In the financial regulatory space, the only example I know of where there is a test whereby the Government—I am not talking about Parliament—can intervene and revoke regulatory rules is in Australia. APRA—the prudential regulatory authority in Australia—has never been exercised. Whenever the IMF has done financial sector assessments, it has been critical. There are provisions, again in Canada, but the US system does not have any. It is Congress who can revoke material pieces of regulatory standards within 60 days. This is my understanding of it in financial regulation, which is separate to how it might exist in other types of regulation.
I just wanted to ensure that was on the record. Can we talk a bit about the metrics and transparency you might use to show that you are meeting the secondary objective—that the cost-benefit panel’s analysis will be transparent—and also how you consider you will need to show that you have met the accountability tests?
Sure. I am happy to start with that. We are waiting to see the final description of the clause on competitiveness. Its current iteration talks about competitiveness and growth. It also talks in terms of the medium and long-term growth of the financial services sector and the UK economy. We have started to think about what the input measures we might see. Those are the things we can act upon ourselves.
A good example of that would be our gateway—our authorisations process. Is it as efficient as it can be? Does it place unnecessary burdens on time, pace and the application of it? That can help with the entry of firms into the UK. That is important. We are doing work on our gateway now. That is something on the input measures, but we then need to think about the outcomes. It is important to think about what data and metrics are available that have a causal chain between some of the activity we have—our authorisations activity, our policy activity and so on—and the outcomes we are seeking to achieve. One of the challenges we have is that the data on the link between financial services activity and growth and competitiveness—regulatory activity—is not significant. That said, we are looking proactively to see what measures we can find.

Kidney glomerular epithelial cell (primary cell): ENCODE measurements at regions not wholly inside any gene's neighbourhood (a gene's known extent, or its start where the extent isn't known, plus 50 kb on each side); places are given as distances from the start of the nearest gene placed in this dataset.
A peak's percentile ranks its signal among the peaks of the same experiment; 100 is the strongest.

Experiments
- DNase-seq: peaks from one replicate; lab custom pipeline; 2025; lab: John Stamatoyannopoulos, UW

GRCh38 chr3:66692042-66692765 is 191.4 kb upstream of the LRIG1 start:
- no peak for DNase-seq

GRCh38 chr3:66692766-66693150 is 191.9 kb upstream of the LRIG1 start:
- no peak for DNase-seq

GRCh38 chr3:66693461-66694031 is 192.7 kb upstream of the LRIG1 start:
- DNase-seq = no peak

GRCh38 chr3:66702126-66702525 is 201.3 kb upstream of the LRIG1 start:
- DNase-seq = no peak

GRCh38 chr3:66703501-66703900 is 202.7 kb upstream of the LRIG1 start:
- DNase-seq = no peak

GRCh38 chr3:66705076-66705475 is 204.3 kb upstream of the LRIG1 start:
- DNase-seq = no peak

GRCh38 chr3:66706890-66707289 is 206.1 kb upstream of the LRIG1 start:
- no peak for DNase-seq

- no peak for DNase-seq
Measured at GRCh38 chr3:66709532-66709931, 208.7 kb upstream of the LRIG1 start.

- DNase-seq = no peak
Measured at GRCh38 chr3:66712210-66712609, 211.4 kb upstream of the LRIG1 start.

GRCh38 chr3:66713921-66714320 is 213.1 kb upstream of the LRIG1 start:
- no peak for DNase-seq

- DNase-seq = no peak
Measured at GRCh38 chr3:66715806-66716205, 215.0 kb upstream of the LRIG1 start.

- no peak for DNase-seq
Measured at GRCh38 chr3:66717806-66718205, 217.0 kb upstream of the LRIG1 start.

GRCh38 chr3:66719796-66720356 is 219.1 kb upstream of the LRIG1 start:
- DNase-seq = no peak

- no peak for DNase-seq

There are also two components to those outcomes. There is the activity that our financial services industry is providing, such as lending and support in terms of insurance and so on to UK firms and overseas. Then there is an outward form of competitiveness, thinking about how our UK plc financial services industry is doing in exporting financial services across the world. Both of those will be outcomes we will need to find measurements on.
Finally, there is the meta outcome. There is certainly Office for Budget Responsibility data that talks about sustainable growth. What is the higher level growth-type outcome you can look at and seek to link? I do not have the full gamut of that, but we are working very closely on it, so that we can provide measures and metrics that can support our use of the objective.
Good morning. Sheldon, I read a speech of yours before about financial inclusion; I know it is something you care about. On the Treasury Committee, we have had a conversation similar to the one we are about to have. You probably know what I am going to ask you.Q